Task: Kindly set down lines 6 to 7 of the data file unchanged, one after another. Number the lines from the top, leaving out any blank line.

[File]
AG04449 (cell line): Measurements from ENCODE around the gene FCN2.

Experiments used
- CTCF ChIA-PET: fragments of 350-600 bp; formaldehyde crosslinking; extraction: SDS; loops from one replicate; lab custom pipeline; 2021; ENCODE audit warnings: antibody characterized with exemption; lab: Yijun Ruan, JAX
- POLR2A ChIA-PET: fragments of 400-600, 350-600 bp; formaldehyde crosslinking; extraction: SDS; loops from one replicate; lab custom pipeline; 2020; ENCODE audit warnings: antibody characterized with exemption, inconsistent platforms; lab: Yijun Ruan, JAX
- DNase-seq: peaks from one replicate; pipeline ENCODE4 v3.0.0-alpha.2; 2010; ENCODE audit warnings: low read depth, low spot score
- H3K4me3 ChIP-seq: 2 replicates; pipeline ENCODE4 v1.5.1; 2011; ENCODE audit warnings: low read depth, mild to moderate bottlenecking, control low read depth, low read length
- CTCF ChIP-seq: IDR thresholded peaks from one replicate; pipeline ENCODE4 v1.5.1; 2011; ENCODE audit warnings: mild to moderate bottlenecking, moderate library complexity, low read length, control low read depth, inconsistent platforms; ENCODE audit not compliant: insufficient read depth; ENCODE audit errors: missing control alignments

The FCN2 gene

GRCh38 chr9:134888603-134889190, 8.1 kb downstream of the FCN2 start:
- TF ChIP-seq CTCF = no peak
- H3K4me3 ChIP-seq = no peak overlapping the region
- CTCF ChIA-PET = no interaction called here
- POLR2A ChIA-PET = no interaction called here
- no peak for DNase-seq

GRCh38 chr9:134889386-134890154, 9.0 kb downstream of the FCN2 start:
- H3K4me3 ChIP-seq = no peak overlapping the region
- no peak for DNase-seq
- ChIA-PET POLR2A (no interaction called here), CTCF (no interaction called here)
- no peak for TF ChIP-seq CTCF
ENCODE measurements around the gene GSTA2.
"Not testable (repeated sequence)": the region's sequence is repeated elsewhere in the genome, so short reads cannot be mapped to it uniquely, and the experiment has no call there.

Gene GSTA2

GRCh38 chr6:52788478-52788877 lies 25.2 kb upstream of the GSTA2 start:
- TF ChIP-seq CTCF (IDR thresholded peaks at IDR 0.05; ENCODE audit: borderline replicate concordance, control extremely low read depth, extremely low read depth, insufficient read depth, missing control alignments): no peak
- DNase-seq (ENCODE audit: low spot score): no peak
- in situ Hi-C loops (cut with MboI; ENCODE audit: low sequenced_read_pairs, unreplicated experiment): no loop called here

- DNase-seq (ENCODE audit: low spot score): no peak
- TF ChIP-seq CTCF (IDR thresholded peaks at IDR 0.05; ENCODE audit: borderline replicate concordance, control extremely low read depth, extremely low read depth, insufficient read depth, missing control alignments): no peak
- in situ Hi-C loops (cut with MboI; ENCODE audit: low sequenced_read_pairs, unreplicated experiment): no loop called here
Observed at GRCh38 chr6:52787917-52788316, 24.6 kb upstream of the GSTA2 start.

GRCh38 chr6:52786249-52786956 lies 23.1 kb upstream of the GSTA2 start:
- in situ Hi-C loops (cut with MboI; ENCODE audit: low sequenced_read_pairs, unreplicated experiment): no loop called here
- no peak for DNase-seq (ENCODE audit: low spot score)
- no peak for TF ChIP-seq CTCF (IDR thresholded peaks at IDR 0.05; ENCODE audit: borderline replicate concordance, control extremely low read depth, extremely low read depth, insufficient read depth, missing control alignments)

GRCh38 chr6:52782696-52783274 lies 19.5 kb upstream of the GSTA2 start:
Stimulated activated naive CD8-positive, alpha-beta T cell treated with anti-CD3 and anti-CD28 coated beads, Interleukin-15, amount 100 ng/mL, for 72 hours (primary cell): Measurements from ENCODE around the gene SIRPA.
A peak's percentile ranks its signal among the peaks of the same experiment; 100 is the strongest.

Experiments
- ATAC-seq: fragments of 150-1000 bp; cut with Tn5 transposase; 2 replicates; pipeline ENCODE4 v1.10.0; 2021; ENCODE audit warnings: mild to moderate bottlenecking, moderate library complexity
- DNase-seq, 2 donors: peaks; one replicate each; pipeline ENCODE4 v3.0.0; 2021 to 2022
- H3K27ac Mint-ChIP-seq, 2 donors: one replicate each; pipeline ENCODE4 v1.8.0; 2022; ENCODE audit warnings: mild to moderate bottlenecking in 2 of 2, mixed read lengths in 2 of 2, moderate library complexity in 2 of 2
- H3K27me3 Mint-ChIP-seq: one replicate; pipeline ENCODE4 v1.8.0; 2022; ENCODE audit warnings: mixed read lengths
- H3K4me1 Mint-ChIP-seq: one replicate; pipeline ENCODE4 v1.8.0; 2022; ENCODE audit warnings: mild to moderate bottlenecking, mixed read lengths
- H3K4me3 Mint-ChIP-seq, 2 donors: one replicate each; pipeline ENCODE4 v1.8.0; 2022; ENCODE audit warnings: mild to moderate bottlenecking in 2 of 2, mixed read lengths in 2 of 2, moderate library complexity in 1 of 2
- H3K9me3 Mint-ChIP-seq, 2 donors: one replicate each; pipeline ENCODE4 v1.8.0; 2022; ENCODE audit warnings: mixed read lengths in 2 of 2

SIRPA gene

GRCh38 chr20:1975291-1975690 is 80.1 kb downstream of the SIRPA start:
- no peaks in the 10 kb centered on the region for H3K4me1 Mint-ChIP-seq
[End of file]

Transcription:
- H3K4me3 ChIP-seq: 2 replicates; pipeline ENCODE4 v1.5.1; 2011; ENCODE audit warnings: low read depth, mild to moderate bottlenecking, control low read depth, low read length
- CTCF ChIP-seq: IDR thresholded peaks from one replicate; pipeline ENCODE4 v1.5.1; 2011; ENCODE audit warnings: mild to moderate bottlenecking, moderate library complexity, low read length, control low read depth, inconsistent platforms; ENCODE audit not compliant: insufficient read depth; ENCODE audit errors: missing control alignments